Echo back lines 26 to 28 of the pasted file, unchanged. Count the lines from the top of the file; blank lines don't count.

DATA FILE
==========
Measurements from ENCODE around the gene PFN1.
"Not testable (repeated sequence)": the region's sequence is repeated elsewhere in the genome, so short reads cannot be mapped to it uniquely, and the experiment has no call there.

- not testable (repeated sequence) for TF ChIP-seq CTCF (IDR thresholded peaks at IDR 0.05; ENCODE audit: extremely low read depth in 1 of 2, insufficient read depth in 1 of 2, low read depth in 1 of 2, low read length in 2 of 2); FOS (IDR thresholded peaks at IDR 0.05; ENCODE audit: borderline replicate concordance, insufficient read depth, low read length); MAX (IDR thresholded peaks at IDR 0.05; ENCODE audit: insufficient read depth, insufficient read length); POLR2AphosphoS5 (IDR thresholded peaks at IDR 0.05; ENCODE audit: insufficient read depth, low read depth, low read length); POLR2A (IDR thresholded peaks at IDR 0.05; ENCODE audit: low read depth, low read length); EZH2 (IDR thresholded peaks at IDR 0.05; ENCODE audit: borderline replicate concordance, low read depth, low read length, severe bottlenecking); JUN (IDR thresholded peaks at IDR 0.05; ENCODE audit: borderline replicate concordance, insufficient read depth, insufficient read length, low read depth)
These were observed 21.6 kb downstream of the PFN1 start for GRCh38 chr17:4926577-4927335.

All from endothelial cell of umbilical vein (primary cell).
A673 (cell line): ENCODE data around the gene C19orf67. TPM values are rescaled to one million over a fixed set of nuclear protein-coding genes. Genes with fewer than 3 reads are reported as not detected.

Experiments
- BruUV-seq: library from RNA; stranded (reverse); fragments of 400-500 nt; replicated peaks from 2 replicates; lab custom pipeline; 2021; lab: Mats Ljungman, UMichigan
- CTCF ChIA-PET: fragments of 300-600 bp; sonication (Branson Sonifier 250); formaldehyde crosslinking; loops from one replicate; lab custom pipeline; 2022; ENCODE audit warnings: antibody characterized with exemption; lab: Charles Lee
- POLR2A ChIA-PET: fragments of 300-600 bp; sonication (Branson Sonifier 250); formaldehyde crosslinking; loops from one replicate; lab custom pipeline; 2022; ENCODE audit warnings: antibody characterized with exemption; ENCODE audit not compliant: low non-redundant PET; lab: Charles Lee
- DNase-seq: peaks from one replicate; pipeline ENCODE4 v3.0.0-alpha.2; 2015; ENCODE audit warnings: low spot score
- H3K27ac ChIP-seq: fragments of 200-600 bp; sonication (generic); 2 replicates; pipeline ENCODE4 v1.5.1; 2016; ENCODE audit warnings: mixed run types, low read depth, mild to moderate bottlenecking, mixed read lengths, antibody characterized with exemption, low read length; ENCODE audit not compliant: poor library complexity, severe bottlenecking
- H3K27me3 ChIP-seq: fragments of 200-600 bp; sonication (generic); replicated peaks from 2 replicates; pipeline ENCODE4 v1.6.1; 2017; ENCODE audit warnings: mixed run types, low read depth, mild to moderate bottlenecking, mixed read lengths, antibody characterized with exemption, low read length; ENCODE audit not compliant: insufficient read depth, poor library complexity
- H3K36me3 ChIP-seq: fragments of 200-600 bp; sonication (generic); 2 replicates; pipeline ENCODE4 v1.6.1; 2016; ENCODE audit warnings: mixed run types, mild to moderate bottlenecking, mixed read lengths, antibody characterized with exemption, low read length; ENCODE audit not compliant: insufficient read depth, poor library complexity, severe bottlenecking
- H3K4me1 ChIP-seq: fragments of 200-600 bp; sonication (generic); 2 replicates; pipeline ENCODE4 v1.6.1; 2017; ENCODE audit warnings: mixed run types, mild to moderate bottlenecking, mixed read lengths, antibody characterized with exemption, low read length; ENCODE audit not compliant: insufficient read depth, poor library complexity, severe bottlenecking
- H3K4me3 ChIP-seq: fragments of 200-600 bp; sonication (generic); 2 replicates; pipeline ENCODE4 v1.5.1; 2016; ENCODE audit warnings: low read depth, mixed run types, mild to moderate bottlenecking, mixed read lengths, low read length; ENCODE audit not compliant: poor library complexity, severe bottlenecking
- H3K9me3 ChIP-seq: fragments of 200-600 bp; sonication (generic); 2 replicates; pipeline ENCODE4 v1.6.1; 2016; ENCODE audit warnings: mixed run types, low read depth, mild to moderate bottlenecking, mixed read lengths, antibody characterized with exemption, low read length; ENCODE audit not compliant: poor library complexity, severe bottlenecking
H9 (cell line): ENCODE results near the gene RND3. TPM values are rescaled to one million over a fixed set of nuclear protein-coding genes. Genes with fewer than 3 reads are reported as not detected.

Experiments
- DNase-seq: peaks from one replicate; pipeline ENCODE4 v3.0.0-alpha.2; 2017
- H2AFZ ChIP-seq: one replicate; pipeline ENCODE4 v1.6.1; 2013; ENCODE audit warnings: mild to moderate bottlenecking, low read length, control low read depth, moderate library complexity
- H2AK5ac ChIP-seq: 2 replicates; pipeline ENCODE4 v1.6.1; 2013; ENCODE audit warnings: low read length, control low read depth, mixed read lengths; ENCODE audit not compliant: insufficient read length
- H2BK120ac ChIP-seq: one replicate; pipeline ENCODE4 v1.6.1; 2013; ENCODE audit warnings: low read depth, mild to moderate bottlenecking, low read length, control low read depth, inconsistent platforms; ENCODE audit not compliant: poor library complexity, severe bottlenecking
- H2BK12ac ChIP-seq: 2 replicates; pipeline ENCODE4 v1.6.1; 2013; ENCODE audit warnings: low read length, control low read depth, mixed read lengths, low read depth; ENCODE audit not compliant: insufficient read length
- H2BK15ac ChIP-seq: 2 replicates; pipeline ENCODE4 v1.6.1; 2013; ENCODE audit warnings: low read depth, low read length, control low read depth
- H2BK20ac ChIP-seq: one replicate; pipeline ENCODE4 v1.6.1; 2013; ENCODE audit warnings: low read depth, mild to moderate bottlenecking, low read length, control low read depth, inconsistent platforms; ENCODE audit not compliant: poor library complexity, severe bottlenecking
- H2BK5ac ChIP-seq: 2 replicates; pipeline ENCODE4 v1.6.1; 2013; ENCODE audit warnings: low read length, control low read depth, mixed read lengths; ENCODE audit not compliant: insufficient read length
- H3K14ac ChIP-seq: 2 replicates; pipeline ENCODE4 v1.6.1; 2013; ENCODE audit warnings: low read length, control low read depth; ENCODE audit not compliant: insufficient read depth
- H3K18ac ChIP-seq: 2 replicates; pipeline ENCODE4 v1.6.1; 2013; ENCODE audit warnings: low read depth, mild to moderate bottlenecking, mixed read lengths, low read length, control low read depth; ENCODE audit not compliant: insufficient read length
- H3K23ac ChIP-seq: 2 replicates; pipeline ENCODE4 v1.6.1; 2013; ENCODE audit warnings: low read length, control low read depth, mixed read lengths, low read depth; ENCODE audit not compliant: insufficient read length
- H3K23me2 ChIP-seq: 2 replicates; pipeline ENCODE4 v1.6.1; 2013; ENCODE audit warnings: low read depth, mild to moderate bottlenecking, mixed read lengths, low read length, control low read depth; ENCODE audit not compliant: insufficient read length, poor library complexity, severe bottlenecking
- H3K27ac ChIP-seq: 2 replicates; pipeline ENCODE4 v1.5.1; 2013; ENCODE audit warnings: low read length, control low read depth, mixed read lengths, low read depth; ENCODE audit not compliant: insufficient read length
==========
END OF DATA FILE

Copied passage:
- H2BK20ac ChIP-seq: one replicate; pipeline ENCODE4 v1.6.1; 2013; ENCODE audit warnings: low read depth, mild to moderate bottlenecking, low read length, control low read depth, inconsistent platforms; ENCODE audit not compliant: poor library complexity, severe bottlenecking
- H2BK5ac ChIP-seq: 2 replicates; pipeline ENCODE4 v1.6.1; 2013; ENCODE audit warnings: low read length, control low read depth, mixed read lengths; ENCODE audit not compliant: insufficient read length
- H3K14ac ChIP-seq: 2 replicates; pipeline ENCODE4 v1.6.1; 2013; ENCODE audit warnings: low read length, control low read depth; ENCODE audit not compliant: insufficient read depth